We don’t talk about our last home – the condo – here on the blog anymore (at least, not really), but it’s still very much on our minds. You might remember that while we no longer live there, we do still own that property, and we’ve rented it out to a great couple. There have been times since their move-in date where we’ve had to drop off an extra key, speak with our former Home Owner’s Association and work out kinks when issues have arisen.
We may not reside within those four walls, but we still love that place. And so, it remains important for us to make sure that these tenants and any future tenants are happy and comfortable, just as we were.
With that said, we do receive emails from you regarding past projects, paint colors and the like, and with every response from our end, we’re reminded – all over again! – that, yeah! Living there was pretty alright. (And we’d be lying if we said there were times when we didn’t miss that open kitchen, spotless bathroom and cozy, cocoon-like bedroom!) Most recently, however, I found a note in my inbox from Staci, and her question went beyond the things in our former home. Because her question touched on a topic that we’ve never really addressed, we felt it made sense to share our answer with all of you in the hopes it could be helpful for others in a similar situation. She says:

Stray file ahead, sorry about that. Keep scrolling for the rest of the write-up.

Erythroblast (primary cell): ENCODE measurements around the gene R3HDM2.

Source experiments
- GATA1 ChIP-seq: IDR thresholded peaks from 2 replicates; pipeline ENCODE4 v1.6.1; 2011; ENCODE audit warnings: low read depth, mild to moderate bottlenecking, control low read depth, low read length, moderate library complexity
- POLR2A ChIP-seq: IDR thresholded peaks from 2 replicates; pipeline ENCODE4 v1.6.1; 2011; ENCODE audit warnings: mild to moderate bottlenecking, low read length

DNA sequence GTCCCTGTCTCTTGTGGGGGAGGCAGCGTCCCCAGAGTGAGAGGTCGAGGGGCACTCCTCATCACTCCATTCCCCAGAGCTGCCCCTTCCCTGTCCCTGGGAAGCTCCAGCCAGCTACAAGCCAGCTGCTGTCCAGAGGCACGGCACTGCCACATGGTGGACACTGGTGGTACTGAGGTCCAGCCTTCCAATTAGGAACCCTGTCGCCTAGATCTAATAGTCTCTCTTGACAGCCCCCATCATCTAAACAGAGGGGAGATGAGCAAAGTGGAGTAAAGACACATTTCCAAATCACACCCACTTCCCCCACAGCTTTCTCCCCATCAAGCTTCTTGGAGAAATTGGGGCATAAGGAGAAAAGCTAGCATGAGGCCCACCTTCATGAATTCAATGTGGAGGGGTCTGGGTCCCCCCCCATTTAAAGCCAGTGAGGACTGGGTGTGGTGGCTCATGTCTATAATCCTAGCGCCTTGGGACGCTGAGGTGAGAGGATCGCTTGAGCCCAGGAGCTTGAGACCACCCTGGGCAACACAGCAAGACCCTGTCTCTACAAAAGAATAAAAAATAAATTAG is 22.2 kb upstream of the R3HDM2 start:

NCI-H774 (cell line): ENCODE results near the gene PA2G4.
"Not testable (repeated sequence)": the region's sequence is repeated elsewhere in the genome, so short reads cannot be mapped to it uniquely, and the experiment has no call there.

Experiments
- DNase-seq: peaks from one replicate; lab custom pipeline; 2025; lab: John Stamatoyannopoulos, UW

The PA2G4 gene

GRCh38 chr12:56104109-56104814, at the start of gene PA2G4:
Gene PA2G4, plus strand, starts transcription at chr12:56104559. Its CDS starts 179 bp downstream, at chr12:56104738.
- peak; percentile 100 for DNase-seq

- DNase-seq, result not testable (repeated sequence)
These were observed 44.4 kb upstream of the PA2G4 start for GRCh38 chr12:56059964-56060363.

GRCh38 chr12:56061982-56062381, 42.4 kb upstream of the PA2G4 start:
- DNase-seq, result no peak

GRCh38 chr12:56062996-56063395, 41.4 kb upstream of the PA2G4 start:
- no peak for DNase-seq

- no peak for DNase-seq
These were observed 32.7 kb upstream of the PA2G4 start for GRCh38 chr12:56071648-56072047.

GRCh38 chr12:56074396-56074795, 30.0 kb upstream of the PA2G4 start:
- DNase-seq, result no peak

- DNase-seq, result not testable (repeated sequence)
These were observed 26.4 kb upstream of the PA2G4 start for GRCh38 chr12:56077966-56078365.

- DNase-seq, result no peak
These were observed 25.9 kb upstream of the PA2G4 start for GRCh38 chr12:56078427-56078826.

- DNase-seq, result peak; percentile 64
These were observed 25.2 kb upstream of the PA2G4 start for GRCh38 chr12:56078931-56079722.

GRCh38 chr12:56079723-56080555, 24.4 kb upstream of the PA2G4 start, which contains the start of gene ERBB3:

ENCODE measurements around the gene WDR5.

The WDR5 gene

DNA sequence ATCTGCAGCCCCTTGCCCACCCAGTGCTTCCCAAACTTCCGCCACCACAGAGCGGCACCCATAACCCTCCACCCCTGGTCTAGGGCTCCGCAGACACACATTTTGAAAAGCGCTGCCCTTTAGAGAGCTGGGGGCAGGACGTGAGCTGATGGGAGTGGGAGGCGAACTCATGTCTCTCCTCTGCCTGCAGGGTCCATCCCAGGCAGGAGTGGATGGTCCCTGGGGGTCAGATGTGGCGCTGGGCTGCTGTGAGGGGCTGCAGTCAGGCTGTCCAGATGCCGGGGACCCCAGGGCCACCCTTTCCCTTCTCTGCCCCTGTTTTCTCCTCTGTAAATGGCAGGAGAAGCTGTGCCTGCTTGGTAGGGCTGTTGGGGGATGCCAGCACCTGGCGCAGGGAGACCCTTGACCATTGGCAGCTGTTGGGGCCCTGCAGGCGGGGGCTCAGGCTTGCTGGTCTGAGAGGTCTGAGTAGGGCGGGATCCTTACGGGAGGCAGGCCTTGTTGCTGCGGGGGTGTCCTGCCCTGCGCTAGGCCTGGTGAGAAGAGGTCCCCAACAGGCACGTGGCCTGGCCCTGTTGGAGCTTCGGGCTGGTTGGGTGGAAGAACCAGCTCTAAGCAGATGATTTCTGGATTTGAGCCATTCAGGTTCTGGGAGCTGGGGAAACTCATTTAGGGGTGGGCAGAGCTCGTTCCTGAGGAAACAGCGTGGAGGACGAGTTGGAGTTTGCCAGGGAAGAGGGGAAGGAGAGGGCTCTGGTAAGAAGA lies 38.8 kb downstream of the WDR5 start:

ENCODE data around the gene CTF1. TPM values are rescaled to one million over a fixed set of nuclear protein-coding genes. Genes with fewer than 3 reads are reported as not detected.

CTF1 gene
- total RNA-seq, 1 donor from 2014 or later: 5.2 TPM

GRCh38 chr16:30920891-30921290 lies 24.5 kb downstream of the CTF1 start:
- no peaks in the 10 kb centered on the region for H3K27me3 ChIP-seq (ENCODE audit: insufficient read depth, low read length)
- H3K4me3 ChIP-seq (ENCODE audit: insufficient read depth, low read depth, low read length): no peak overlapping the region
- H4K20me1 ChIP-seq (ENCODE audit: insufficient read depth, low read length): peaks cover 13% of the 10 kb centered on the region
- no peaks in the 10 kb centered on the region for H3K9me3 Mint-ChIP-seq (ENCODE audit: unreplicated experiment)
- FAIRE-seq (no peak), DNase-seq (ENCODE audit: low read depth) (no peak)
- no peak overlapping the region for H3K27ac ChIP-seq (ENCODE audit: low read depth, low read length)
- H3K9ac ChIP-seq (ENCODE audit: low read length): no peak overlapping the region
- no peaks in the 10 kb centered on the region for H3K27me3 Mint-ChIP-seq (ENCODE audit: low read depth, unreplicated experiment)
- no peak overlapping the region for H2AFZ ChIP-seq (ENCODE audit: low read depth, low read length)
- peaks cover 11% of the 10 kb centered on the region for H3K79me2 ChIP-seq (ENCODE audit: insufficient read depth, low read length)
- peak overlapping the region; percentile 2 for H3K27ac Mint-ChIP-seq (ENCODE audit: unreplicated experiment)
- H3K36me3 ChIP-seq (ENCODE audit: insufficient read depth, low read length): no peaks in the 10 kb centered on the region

Hi, Kim! I have a few questions about your experience in your condo, if you don’t mind. I am finally getting serious about buying a place instead of renting! Budget-wise, the only option is to go condo or townhouse, but I’m worried that a condo experience will have all the same downsides of my current apartment.
What level did you live on? How many shared walls did you have? Did you hear your neighbors often? If you’d been so inclined, would you have been able to easily replace flooring/cabinets? Is there a Board you have to go through to get stuff like that approved?
In our apartment, if something breaks we call maintenance. In a condo, I bet it comes out of pocket, but do they have plumbers, handymen, etc “on retainer” that know the building and how the units connect to each other well?